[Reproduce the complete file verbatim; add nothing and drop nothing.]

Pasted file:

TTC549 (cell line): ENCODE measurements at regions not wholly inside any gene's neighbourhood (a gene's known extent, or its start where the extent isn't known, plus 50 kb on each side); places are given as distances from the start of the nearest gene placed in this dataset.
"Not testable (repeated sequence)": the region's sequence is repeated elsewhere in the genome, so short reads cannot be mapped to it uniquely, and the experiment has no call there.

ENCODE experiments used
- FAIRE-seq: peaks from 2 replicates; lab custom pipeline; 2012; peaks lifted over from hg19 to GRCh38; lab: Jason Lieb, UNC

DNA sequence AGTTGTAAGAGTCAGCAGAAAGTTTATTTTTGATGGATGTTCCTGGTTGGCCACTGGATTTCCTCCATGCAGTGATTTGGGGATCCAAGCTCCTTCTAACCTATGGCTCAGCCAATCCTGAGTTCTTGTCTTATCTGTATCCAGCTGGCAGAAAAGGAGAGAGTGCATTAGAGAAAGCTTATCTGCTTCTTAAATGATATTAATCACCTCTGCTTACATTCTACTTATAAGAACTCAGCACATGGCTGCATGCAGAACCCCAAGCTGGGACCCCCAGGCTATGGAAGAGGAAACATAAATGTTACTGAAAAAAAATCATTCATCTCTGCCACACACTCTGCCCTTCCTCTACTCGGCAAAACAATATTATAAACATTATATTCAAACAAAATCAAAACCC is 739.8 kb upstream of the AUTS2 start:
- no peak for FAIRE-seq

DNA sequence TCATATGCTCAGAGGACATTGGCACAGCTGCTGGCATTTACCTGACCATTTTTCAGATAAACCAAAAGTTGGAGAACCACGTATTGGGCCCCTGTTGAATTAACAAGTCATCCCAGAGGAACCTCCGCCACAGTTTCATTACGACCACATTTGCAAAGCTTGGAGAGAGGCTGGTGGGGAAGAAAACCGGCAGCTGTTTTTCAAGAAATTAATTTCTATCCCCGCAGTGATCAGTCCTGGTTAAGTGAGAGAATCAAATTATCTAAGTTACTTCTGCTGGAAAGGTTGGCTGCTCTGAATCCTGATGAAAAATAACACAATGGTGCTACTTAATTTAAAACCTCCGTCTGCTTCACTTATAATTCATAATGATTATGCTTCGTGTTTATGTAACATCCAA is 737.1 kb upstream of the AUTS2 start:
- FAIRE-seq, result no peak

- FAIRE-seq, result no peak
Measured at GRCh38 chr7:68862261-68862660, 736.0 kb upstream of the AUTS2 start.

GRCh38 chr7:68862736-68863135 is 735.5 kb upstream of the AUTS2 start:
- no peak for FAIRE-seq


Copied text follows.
TTC549 (cell line): ENCODE measurements at regions not wholly inside any gene's neighbourhood (a gene's known extent, or its start where the extent isn't known, plus 50 kb on each side); places are given as distances from the start of the nearest gene placed in this dataset.
"Not testable (repeated sequence)": the region's sequence is repeated elsewhere in the genome, so short reads cannot be mapped to it uniquely, and the experiment has no call there.

ENCODE experiments used
- FAIRE-seq: peaks from 2 replicates; lab custom pipeline; 2012; peaks lifted over from hg19 to GRCh38; lab: Jason Lieb, UNC

DNA sequence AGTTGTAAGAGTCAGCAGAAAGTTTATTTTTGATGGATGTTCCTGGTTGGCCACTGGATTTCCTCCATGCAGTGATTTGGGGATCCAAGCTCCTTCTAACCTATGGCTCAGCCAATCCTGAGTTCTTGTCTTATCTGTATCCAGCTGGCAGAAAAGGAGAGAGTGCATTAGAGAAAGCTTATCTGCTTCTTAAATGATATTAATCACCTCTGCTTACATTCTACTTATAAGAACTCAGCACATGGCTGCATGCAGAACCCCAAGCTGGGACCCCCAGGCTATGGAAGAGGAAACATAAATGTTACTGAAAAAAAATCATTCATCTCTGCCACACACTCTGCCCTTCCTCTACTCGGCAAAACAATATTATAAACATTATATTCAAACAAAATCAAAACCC is 739.8 kb upstream of the AUTS2 start:
- no peak for FAIRE-seq

DNA sequence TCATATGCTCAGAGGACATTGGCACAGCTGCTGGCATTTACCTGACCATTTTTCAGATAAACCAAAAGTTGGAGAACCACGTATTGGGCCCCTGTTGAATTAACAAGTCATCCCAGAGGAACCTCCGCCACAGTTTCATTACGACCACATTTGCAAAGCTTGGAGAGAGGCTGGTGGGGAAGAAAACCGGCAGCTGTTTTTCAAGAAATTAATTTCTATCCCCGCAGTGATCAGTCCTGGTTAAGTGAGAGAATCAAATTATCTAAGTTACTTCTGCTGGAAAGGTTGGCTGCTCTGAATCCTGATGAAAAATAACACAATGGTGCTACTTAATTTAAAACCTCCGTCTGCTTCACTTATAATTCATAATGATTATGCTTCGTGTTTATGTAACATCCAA is 737.1 kb upstream of the AUTS2 start:
- FAIRE-seq, result no peak

- FAIRE-seq, result no peak
Measured at GRCh38 chr7:68862261-68862660, 736.0 kb upstream of the AUTS2 start.

GRCh38 chr7:68862736-68863135 is 735.5 kb upstream of the AUTS2 start:
- no peak for FAIRE-seq